Volunteers at the Lyndale Neighborhood Association (LNA) are writing letters and meeting with legislators to advocate for an increase in the minimum wage.
They’re pushing for an increase to $9.50 over three years that’s indexed to inflation and includes a tip credit.
“We’re connecting folks in the community with what’s going on at the Capitol,” said LNA Executive Director Mark Hinds.
LNA members didn’t take the decision lightly, however.
Every election, Lyndale neighborhood volunteers canvass the community to encourage people to vote. While they were at it last fall, they also asked residents about issues of importance to them.
“We try to make sure our work stays rooted in what the interests of our community members are,” Hinds said.
The issue volunteers heard the most involved help for low-wage workers. According to the last census, the median household income in Lyndale was about $10,000 less than the citywide income level, Hinds said. A high percentage of students in Lyndale receive free and reduced-price lunch.
So the neighborhood group circled back and talked to a wider group of people, asking whether LNA should advocate for an increase in the minimum wage. They knocked on more than 500 doors and talked to nearly 200 people. Hinds said the concept found widespread support within the area business community and residents. Many area small businesses already pay more than minimum wage, according to LNA meeting minutes, though one national chain business expressed concern about an increase, as their costs are controlled at the corporate level.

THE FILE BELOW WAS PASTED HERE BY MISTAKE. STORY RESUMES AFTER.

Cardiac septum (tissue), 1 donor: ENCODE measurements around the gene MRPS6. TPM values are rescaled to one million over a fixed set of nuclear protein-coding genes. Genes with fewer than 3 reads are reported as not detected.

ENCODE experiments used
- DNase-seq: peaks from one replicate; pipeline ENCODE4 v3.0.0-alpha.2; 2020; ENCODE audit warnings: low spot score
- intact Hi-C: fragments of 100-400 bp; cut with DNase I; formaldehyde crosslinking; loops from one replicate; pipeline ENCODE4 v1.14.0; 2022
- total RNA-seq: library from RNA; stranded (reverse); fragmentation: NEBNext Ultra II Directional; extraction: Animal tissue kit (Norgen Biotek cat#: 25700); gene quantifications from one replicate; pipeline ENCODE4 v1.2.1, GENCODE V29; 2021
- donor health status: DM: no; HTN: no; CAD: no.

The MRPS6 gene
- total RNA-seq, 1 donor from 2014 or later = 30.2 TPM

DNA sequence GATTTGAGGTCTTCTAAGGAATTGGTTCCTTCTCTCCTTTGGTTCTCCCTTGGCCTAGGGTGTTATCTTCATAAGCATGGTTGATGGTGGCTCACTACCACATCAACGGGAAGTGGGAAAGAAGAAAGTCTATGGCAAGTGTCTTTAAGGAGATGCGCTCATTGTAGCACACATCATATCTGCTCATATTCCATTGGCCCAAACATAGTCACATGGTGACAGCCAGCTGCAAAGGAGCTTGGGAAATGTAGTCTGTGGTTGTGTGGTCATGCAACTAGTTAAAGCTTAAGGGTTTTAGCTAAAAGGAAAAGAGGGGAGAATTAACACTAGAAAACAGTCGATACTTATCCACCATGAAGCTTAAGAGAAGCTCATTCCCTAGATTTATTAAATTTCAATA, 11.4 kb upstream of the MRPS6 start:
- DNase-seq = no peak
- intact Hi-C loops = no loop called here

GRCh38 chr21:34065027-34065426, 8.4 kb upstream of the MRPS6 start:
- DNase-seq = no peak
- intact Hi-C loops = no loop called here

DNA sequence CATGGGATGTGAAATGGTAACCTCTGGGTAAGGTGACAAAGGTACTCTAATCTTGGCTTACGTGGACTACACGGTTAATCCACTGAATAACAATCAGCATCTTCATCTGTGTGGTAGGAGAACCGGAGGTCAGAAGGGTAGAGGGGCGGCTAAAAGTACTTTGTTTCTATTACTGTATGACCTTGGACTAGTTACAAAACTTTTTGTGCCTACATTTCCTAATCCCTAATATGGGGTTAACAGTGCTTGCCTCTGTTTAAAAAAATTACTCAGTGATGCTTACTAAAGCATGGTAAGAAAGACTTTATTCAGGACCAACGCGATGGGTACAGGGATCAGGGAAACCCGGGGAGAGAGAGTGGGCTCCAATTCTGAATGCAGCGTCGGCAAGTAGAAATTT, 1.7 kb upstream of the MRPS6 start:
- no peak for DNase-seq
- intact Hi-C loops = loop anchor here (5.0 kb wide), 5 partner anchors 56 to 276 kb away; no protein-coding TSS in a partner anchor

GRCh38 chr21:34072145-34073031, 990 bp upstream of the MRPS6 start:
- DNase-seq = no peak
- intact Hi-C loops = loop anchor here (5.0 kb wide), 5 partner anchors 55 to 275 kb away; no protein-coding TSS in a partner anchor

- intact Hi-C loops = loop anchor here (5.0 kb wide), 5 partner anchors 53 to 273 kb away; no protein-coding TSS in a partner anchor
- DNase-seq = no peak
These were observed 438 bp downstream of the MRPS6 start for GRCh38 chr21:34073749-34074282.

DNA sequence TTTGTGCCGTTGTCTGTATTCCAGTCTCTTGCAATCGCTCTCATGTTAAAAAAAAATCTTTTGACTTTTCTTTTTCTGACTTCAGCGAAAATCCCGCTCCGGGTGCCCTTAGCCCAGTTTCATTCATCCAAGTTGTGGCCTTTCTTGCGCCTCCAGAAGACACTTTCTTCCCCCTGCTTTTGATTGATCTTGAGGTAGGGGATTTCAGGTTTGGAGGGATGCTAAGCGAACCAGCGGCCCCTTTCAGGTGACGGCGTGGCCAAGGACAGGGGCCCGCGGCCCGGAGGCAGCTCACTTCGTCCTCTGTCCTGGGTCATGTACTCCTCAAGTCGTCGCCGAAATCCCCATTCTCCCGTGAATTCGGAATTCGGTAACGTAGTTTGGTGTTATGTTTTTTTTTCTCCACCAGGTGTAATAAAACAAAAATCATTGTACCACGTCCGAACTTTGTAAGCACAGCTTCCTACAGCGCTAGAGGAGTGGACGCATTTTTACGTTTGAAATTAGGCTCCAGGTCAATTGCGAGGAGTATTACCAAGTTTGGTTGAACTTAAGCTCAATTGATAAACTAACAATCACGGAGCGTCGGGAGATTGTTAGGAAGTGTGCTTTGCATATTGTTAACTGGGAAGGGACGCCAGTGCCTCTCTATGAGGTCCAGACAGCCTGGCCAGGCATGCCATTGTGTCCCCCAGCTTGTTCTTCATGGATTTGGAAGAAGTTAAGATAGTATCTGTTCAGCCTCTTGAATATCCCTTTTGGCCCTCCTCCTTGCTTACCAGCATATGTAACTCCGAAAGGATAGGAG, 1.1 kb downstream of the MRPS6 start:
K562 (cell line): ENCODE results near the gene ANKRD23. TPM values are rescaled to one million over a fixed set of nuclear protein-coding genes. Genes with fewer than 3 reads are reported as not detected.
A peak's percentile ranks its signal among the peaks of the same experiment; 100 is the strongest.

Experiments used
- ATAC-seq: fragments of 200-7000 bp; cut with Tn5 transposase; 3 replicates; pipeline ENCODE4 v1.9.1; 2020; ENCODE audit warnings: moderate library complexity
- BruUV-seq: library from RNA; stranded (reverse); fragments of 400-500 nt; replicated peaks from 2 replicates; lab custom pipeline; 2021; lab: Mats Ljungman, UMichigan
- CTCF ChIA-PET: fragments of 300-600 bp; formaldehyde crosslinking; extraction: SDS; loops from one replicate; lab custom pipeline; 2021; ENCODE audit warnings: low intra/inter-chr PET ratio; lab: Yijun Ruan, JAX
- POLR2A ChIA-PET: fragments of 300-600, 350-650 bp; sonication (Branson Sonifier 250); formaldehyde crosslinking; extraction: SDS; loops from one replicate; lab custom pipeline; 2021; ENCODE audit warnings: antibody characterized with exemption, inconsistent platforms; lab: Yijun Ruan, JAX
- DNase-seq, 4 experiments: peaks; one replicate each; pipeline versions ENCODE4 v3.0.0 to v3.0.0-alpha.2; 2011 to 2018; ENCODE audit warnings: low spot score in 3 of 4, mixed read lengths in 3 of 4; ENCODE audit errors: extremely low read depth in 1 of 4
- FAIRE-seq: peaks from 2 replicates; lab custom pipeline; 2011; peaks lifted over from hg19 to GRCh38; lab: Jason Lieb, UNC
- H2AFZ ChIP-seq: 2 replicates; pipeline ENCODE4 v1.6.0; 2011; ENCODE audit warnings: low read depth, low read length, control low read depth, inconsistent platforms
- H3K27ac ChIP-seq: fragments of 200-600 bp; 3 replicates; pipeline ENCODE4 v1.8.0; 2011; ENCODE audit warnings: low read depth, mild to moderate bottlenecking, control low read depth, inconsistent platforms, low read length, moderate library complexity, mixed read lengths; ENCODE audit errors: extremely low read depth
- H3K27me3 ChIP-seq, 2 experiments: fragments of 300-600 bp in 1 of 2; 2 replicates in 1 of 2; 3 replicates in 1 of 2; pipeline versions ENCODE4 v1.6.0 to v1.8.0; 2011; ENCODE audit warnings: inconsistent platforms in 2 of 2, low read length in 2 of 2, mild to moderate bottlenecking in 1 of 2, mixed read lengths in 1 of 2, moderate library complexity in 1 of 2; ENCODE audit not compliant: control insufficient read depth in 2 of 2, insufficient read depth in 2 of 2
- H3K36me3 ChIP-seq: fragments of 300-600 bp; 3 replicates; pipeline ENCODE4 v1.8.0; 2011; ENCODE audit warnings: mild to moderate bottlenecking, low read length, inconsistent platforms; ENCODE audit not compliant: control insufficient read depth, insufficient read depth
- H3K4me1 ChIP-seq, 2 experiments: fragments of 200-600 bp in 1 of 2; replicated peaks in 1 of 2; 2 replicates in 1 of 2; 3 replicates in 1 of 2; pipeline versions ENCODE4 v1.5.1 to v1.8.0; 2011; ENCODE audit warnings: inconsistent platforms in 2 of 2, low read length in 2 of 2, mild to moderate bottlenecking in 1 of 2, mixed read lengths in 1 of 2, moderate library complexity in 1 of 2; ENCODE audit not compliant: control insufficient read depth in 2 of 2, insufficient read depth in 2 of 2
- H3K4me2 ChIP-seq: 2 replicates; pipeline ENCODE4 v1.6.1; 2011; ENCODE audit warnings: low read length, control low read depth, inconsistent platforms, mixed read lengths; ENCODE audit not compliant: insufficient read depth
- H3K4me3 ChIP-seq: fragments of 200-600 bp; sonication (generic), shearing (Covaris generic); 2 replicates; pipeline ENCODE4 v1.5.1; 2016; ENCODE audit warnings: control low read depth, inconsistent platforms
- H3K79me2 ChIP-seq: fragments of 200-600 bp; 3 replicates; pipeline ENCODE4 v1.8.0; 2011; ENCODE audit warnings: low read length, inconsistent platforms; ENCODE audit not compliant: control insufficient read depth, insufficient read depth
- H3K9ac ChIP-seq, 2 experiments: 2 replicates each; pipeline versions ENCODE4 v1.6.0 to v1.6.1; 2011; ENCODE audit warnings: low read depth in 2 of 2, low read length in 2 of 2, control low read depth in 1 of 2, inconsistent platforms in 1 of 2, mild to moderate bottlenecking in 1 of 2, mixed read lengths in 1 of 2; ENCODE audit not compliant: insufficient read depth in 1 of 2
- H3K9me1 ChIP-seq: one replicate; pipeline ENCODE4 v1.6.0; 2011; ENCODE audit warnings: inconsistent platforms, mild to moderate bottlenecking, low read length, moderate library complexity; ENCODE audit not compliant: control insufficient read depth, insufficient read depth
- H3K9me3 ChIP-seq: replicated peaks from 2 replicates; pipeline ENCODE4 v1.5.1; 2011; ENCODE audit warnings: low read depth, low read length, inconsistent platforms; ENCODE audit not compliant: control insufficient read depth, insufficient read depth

At neighborhood meetings in recent months, LNA heard from people working at or close to minimum wage. One community member said she would use extra earnings to buy fresh produce. Hinds wrote in the Lyndale Neighborhood News that another community member said her mother worked three minimum-wage jobs in New York to make ends meet, and she saw her mother only a few minutes every day.
“When you work on minimum wage, it’s really difficult, no matter how many hours you work, to make ends meet,” Hinds said.